Chief Rabbi Ephraim Mirvis this week heaped further pressure on JNF UK by saying its chairman Samuel Hayek is “entirely wrong” to suggest the future of British Jewry is under threat as a result of Muslim immigration.
In a significant intervention, Rabbi Mirvis told Jewish News he believes Jews in the UK “are blessed to live in an overwhelmingly welcoming nation as one of the most vibrant, confident and contented Jewish communities in the world”.
And, pointedly, he also praised the support of the Muslim community, alongside that of “countless non-Jewish partners” in the fight against the “scourge of antisemitism” which he said sadly “continues to be an appalling blight upon British society”.
The Chief Rabbi – one of JNF UK’s honorary patrons alongside other senior political figures including former Labour prime ministers Sir Tony Blair and Gordon Brown – is the most high-profile figure yet to condemn comments made by Hayek in an interview with Jewish News last month.
Asked to clarify a claim that “Jews have no future in England”, which the charity chief made to the Jerusalem Post, Hayek sparked widespread anger when he said that as a result of Muslim immigration “maybe in 10 years, maybe less” Jews would no longer be able to live in the UK.
Responding to Hayek’s remarks, the Chief Rabbi told Jewish News: “It is entirely wrong to suggest the future of the British Jewish community is in question as a result of demographic change in this country.
“There is no doubt that the scourge of antisemitism continues to be an appalling blight upon British society, but recent years have demonstrated that the Jewish community can rely on the support of countless non-Jewish partners in tackling anti-Jewish hatred, including from within the Muslim community.”
He added: “It is possible to be realistic about the challenges of contemporary antisemitism in the UK while also believing that we are blessed to live in an overwhelmingly welcoming nation, as one of the most vibrant, confident and contented Jewish communities in the world.”
Rabbi Mirvis’s intervention came after more than 46 elected Board of Deputies representatives signed a letter demanding that trustees of the Jewish National Fund UK charity back calls for chairman Samuel Hayek to resign over his ‘Islamophobic’ comments.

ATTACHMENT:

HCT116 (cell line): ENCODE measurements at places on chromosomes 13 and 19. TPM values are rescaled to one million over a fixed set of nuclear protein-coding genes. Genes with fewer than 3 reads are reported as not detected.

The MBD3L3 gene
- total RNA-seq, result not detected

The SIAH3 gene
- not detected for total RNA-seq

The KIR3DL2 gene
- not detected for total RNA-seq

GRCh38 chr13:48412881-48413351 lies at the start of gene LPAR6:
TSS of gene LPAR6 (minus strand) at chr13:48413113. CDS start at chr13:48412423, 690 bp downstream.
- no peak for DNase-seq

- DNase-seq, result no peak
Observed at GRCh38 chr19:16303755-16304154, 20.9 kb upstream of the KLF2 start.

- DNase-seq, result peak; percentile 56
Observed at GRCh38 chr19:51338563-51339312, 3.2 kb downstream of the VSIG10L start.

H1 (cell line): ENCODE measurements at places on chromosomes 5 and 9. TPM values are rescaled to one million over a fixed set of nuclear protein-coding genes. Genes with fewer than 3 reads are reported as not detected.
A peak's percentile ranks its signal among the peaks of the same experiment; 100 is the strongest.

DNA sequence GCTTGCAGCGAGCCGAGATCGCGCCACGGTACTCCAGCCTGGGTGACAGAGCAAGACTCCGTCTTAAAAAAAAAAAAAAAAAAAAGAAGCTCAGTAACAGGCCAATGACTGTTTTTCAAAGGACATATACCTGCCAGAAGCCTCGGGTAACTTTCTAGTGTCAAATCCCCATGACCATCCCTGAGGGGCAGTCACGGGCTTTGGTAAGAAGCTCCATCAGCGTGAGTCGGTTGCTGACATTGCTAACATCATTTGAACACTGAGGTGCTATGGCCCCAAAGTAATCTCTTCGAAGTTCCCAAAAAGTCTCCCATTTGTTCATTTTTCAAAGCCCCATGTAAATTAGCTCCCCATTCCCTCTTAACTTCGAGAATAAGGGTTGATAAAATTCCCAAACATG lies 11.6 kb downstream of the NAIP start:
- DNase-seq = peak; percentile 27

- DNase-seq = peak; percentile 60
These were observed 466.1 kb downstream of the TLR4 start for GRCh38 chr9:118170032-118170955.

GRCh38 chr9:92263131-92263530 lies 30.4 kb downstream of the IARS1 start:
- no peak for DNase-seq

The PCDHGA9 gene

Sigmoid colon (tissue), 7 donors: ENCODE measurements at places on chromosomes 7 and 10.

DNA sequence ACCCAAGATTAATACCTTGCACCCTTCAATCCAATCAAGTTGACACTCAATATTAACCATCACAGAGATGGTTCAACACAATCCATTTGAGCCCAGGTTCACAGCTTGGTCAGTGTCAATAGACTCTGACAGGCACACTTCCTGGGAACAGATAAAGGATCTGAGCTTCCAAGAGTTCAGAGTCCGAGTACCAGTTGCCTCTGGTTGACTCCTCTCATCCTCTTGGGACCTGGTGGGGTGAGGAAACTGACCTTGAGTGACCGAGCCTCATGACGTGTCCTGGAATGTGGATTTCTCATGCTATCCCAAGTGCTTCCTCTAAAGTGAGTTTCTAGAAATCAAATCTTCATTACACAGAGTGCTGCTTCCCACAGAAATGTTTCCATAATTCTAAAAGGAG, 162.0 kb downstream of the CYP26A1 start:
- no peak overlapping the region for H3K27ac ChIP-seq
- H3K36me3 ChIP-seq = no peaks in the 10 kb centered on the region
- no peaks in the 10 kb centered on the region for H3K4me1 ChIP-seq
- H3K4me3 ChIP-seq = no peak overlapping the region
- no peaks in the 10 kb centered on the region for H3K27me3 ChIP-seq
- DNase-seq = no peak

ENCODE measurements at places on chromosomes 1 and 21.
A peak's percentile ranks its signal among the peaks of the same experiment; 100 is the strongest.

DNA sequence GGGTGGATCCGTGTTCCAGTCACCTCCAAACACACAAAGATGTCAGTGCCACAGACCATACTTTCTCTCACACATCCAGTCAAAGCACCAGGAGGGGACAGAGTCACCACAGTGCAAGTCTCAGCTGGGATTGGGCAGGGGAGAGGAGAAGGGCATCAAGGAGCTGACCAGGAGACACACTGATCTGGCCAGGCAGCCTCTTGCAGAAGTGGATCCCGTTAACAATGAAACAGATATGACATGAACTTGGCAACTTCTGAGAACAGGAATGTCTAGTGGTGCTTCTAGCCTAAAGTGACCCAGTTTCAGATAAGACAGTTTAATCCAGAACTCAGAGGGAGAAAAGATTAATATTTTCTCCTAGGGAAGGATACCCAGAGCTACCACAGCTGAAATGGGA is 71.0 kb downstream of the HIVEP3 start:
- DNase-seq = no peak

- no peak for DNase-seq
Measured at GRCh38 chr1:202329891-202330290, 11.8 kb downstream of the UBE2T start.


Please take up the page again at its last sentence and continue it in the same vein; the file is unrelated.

The open letter – signed by deputies and those with under-35 observer status on the Board from across the Jewish religious spectrum, including three United Synagogue representatives – calls for the 11 trustees to take “decisive active” over the JNF UK chair’s inflammatory comments.
It states: “Samuel Hayek must resign, and his Islamophobic comments must be condemned explicitly by you as his fellow trustees.
“Until such a time that this happens, we will advise our synagogues and organisations to withdraw cooperation with JNF UK and the programmes it funds and supports. We will also advise members of our synagogues to ensure their children do not take part in programmes run or funded by JNF UK.”
The letter, sent to JNF UK trustees on Tuesday, states: “It is chilling that Hayek echoes Great Replacement Theory – an ideology used historically against Jewish communities – that ‘the white Christian majority is shrinking… to a degree where there is a point it cannot protect itself anymore’.”
The letter, signed by Masorti, Reform Judaism, Liberal Judaism and Habonim Dror, UJS and Yachad representatives, adds: “These bigoted remarks have no place in our community. If we have come to expect zero-tolerance of antisemitism, we must show zero- tolerance of racism and Islamophobia.”
JNF UK’s trustees include Gary Mond, an honorary officer at the Board, who chairs the communities and education division.
The signatories of the letter to the trustees say they fear Gary Mond’s failure to condemn Hayek’s comments will “cause irrevocable damage to Jewish-Muslim relations and be disreputable to the Board of Deputies itself”.
A motion tabled in advance of the Board of Deputies plenary this month, backed by 46 deputies, calls on it to remove JNF UK as a member while Hayek continues to remain chair.
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